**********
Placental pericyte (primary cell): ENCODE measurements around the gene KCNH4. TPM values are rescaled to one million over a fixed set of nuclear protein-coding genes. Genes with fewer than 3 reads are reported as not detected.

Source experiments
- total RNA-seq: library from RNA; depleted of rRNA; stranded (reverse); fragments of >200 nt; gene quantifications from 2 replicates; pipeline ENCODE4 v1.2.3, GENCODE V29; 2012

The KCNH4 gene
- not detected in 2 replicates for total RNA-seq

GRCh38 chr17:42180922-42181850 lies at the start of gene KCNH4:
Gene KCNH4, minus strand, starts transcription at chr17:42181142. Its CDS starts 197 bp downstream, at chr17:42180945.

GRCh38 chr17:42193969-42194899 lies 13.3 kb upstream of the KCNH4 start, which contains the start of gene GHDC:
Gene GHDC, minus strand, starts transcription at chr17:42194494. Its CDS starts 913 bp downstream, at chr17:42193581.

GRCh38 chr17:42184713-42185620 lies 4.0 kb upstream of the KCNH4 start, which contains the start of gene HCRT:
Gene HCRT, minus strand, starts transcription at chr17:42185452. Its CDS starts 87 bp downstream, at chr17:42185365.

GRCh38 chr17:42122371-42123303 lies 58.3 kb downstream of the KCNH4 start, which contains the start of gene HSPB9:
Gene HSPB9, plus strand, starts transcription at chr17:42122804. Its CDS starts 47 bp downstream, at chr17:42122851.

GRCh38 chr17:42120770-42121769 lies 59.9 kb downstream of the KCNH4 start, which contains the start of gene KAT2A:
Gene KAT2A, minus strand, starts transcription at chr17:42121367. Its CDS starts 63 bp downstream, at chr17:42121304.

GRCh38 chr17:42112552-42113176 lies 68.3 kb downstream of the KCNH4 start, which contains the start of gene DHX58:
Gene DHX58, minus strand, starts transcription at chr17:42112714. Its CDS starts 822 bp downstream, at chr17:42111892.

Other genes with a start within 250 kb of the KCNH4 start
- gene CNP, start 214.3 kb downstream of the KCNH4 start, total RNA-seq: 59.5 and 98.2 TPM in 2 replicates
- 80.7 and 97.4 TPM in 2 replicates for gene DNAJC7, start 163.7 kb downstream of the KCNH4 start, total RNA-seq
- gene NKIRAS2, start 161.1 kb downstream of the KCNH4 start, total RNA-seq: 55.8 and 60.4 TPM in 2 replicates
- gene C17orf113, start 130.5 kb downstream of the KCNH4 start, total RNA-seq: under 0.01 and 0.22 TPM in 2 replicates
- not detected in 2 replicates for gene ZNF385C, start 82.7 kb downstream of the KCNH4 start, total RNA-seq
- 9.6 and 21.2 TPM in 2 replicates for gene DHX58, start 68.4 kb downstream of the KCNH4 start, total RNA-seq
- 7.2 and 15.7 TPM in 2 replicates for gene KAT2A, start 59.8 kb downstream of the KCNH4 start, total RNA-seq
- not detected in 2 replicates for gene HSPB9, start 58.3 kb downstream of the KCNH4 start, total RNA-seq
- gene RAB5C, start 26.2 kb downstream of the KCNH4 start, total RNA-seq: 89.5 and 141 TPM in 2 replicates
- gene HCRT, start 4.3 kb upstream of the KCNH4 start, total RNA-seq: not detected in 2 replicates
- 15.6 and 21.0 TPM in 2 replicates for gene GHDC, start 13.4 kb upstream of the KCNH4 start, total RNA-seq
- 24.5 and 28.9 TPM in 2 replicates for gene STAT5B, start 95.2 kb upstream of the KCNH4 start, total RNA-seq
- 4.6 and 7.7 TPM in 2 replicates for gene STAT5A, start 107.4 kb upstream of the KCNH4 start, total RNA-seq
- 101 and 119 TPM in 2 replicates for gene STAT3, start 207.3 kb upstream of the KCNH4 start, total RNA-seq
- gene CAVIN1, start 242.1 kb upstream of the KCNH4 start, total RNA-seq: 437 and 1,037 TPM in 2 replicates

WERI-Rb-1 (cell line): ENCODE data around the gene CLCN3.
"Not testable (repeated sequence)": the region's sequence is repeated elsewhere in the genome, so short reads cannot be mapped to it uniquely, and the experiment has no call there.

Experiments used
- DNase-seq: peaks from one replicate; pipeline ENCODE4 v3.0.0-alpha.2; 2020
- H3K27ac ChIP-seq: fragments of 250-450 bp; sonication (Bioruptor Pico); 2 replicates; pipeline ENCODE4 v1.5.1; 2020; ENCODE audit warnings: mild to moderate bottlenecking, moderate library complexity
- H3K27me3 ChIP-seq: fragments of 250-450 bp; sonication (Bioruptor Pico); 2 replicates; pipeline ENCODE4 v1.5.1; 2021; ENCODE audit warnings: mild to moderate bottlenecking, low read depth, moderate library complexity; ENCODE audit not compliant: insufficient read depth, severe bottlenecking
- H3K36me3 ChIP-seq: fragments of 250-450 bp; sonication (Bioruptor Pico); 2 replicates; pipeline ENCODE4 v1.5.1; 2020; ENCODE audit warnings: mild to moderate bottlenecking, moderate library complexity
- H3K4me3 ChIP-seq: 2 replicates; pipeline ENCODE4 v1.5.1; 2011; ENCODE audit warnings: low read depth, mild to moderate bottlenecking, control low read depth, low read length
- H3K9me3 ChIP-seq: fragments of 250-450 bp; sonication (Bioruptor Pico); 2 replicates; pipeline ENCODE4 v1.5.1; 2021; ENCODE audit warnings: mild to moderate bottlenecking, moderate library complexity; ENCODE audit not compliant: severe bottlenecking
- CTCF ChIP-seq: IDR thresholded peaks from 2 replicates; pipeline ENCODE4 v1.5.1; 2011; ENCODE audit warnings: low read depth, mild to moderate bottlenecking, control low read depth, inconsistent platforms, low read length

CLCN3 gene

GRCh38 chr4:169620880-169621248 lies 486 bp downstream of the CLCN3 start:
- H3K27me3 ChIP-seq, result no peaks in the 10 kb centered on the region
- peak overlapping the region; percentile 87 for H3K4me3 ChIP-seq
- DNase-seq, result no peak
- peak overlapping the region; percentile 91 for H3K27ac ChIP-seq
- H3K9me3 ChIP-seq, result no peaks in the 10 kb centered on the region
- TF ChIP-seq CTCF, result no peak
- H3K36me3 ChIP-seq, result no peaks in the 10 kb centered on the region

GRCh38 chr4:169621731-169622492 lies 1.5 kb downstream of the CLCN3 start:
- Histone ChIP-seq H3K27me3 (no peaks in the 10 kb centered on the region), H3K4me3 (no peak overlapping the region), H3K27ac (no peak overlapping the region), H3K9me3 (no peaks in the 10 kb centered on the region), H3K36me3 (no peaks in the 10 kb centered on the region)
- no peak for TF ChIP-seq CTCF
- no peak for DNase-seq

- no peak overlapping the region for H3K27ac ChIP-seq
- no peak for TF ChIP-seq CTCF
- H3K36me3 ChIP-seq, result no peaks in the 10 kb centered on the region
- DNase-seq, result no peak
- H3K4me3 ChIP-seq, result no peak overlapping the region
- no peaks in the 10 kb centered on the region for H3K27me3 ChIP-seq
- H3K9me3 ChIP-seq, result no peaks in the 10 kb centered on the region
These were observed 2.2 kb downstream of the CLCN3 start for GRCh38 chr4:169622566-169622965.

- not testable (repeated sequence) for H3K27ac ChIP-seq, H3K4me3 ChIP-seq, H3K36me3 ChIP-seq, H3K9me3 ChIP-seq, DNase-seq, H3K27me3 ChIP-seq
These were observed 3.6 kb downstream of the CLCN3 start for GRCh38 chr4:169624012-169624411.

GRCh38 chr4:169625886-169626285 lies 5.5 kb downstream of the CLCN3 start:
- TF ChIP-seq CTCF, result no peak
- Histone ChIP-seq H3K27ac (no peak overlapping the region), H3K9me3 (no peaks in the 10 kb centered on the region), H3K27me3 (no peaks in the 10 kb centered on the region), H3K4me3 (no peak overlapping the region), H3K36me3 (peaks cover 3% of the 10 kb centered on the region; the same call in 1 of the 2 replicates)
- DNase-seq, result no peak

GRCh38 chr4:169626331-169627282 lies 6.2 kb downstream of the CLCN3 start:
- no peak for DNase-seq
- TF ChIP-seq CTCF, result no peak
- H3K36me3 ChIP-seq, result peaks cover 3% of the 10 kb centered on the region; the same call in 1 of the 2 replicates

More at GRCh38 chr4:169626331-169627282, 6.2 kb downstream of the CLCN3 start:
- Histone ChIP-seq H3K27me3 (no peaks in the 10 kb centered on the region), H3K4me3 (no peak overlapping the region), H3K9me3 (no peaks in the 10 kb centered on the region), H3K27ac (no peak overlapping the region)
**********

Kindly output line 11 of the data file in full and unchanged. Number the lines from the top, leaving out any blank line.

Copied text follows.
Gene HCRT, minus strand, starts transcription at chr17:42185452. Its CDS starts 87 bp downstream, at chr17:42185365.